It Only Sounds Like a Dirty Word

The week following Thanksgiving, I was having lunch with a friend at our favorite Chinese restaurant. As we poked our chopsticks into the sesame chicken, I asked her if she had a good Thanksgiving. She said her Thanksgiving had been nice, not the least because she had a total of two – count ‘em – two complete Thanksgiving dinners. The first dinner was good, she admitted, but the second, ahhhh, the second.

She spatchcocked the turkey, my friend told me with reverence.

It’s an understatement to say that I was impressed. I was certainly impressed that the woman had spatchcocked a turkey. But I was mostly impressed that I knew what the word spatchcocked meant.

I frankly don’t know exactly how I knew what it meant. Perhaps it’s having watched Food Network since its very beginning when Emeril Lagasse was getting applause from his studio audience every time he added more garlic or wine to whatever dish he was making (and perhaps spatchcocking). What I do know for certain is that I didn’t learn the term from my mother, who never spatchcocked a thing in her life. She may or may not have butterflied a chicken, but I believe she died without having ever heard the word spatchcock.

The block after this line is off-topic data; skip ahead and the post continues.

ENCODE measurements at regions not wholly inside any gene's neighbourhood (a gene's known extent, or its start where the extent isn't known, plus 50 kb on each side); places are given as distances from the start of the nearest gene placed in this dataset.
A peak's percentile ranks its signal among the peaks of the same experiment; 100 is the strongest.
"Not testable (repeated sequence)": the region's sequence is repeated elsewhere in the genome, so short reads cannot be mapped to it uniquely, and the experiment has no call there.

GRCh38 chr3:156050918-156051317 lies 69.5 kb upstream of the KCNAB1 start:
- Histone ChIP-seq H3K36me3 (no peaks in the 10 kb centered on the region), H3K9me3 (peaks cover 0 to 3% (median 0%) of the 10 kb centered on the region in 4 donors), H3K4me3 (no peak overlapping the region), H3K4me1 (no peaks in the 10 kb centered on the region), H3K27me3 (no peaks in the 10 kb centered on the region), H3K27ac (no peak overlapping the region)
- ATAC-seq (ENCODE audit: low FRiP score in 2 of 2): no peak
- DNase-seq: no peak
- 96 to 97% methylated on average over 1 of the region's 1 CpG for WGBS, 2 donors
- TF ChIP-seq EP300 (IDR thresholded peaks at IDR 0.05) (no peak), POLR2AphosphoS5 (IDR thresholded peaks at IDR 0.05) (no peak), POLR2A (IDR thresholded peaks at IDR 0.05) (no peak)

Not to wander too far from the point of this blog post (on the off-chance there is, in fact, a point), I looked up the word to see if I could learn its etymology. Here is what Wikipedia says about the word’s origin:

The word comes from “dispatch cock”, that is, a fowl that is dispatched quickly, and is first attested in 1785.

So there.

But as I read on in the article, Wikipedia suggested I also see blood eagle. Foolishly, I clicked on the link (as I often do on Wikipedia which then takes me off into a link-clicking route that may end up explaining the history of crochet stitches). It seems blood eagle is a type of human execution in which the victim lies prone on a table, his/her ribs are severed from the spine with a sharp tool, and the lungs are pulled through the opening to create a pair of “wings.” I’m telling you, those ancient Brits knew how to torture.